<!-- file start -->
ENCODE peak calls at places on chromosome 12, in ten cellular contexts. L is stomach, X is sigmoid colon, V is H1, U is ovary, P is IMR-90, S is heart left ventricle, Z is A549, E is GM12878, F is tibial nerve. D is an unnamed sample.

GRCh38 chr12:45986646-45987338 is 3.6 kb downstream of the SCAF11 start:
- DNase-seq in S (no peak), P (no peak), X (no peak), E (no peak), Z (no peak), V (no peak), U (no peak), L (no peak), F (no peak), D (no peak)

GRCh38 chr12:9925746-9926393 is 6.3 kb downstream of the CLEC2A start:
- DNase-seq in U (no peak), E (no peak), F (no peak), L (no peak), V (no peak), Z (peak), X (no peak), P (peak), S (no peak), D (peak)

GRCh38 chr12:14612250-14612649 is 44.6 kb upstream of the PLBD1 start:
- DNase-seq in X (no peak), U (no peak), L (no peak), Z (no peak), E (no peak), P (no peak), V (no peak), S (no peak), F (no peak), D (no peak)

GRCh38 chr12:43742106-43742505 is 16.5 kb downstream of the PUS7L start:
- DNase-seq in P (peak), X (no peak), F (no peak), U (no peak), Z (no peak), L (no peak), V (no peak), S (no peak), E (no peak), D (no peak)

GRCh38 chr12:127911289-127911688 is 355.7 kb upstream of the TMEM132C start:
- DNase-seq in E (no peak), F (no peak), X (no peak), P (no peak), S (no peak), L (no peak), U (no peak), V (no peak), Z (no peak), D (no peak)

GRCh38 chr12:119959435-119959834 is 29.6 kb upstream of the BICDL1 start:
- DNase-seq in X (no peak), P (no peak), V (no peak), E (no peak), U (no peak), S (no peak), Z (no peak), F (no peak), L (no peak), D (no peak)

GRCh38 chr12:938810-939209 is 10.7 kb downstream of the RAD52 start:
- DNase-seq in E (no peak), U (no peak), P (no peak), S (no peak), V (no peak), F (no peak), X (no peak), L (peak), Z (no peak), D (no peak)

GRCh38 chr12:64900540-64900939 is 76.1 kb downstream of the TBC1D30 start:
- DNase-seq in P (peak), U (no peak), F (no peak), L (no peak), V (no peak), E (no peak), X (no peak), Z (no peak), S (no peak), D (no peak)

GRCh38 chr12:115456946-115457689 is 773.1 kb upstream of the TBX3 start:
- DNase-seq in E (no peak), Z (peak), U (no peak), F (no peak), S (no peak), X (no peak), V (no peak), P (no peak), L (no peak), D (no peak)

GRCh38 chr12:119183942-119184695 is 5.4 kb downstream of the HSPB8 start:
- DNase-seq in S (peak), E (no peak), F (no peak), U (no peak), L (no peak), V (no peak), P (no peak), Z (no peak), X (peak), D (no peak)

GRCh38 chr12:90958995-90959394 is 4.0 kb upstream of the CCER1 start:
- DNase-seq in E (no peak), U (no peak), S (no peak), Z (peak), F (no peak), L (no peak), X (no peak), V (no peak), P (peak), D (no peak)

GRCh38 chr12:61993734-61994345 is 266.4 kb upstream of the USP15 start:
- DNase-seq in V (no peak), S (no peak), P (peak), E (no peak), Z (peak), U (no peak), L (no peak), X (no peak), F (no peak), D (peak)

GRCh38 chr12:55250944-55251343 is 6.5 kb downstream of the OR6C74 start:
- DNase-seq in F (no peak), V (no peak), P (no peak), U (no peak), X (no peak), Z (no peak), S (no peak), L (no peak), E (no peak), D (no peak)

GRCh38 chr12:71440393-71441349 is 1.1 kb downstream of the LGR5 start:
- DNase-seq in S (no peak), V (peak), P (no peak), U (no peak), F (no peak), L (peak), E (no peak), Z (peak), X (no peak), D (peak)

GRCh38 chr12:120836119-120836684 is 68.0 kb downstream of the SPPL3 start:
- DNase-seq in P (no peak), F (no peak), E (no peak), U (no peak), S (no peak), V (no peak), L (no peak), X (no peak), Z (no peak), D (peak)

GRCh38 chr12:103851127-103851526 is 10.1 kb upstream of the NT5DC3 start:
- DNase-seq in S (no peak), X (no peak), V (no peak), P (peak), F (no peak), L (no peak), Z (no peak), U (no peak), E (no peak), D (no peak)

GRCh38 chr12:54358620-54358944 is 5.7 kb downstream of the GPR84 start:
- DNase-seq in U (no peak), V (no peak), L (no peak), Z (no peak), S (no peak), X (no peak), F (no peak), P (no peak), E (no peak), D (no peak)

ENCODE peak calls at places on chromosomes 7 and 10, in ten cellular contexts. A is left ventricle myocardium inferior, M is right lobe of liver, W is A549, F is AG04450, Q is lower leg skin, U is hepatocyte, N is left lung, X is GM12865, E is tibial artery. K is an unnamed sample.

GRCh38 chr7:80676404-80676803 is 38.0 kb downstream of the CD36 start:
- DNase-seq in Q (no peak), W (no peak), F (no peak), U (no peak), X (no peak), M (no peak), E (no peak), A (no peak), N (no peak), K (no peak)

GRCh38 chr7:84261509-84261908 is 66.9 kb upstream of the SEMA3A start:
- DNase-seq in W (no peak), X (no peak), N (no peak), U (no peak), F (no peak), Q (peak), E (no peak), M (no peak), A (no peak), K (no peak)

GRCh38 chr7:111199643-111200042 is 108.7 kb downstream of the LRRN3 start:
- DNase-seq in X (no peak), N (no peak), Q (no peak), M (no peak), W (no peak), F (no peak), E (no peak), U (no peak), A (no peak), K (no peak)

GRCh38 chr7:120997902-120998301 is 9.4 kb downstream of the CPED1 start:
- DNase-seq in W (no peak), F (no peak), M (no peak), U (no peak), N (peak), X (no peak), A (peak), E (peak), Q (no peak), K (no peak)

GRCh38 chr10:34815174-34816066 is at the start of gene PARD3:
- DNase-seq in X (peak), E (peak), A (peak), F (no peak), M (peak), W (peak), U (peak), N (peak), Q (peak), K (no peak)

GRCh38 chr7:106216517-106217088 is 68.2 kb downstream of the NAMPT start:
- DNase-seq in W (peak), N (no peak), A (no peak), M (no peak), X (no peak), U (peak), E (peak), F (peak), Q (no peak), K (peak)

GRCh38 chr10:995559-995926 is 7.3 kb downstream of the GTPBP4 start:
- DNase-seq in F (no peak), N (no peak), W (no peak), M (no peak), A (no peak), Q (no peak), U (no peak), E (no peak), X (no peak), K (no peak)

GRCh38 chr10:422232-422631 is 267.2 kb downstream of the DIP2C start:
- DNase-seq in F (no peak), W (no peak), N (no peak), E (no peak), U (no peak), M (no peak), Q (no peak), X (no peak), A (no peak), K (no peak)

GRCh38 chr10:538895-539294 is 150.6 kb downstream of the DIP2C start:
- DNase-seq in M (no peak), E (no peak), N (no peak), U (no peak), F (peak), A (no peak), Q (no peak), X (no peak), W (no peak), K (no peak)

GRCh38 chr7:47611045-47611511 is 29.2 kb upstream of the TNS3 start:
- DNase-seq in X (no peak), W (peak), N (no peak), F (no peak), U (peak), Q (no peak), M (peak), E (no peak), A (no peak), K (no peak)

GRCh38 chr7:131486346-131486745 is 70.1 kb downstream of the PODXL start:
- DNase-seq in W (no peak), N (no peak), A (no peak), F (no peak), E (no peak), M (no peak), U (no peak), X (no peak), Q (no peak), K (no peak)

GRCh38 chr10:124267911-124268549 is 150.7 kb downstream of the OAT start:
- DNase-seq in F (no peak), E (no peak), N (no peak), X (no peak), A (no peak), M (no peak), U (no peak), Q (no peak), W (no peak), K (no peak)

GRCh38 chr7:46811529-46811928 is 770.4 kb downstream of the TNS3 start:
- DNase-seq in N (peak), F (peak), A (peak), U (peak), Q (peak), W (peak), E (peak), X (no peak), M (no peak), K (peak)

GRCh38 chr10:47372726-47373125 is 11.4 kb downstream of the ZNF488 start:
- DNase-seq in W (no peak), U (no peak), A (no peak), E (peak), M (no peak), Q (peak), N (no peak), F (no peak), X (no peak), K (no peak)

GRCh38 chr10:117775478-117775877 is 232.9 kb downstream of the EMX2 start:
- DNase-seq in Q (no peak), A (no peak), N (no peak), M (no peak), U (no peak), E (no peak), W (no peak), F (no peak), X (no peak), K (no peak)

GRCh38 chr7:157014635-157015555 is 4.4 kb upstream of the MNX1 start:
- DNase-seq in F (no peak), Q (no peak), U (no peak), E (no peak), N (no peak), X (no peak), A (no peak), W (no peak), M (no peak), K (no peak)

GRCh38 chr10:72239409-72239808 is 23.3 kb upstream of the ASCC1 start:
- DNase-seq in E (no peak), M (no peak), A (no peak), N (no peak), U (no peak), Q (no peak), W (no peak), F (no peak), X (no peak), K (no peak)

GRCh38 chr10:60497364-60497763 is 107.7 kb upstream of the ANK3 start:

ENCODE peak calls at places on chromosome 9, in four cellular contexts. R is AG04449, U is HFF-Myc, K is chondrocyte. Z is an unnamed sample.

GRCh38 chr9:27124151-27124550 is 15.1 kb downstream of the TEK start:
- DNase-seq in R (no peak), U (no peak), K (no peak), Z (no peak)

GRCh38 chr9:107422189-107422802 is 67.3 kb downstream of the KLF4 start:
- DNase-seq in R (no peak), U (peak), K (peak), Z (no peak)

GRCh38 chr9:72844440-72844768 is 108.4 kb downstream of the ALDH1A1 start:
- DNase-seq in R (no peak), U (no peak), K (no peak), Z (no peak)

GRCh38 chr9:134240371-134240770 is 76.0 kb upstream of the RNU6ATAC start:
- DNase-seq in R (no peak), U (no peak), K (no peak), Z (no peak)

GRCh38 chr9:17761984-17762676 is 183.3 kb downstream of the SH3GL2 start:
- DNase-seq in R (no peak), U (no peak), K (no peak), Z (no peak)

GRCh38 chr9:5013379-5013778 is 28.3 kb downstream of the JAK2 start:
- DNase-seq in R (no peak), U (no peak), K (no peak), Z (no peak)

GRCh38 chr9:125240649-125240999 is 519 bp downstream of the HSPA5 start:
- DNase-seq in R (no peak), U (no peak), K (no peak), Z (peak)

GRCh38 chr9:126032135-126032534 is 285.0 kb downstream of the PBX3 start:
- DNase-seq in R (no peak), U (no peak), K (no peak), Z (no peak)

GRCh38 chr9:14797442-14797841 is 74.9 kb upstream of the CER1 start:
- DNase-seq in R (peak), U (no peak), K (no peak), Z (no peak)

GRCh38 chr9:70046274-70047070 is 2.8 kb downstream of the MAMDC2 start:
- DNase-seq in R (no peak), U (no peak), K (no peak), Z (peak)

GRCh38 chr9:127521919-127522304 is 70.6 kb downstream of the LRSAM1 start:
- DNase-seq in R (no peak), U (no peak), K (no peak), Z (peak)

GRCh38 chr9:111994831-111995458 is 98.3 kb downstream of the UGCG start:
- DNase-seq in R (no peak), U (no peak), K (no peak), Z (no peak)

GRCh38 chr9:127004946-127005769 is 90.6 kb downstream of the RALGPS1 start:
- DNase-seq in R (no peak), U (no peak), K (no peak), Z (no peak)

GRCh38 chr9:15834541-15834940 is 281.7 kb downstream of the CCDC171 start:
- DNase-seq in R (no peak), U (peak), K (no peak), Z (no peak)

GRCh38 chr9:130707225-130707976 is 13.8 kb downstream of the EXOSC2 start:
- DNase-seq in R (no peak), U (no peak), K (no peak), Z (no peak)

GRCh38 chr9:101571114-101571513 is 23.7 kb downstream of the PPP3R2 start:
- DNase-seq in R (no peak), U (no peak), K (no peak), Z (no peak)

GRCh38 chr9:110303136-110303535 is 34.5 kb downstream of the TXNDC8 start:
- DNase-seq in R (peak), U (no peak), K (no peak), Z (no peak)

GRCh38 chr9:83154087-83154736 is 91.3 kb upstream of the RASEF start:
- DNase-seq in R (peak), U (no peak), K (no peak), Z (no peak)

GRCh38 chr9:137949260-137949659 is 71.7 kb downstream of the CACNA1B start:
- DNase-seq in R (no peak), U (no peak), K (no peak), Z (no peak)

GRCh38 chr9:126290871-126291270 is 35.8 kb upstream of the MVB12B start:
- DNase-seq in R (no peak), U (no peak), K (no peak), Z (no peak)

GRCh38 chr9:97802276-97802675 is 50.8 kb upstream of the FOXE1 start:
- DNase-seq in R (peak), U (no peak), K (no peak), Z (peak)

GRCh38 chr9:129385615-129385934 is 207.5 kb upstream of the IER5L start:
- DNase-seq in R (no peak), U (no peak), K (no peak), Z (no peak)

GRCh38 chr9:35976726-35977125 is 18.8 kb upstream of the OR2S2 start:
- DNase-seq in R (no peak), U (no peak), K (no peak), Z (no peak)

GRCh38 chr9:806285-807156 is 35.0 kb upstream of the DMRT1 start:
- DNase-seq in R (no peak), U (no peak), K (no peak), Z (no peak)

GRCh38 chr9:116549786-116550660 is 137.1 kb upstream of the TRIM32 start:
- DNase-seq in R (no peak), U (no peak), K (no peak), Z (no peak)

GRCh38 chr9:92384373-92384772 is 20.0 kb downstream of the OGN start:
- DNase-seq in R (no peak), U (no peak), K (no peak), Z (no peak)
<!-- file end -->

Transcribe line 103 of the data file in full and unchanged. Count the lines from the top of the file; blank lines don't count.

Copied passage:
GRCh38 chr9:101571114-101571513 is 23.7 kb downstream of the PPP3R2 start: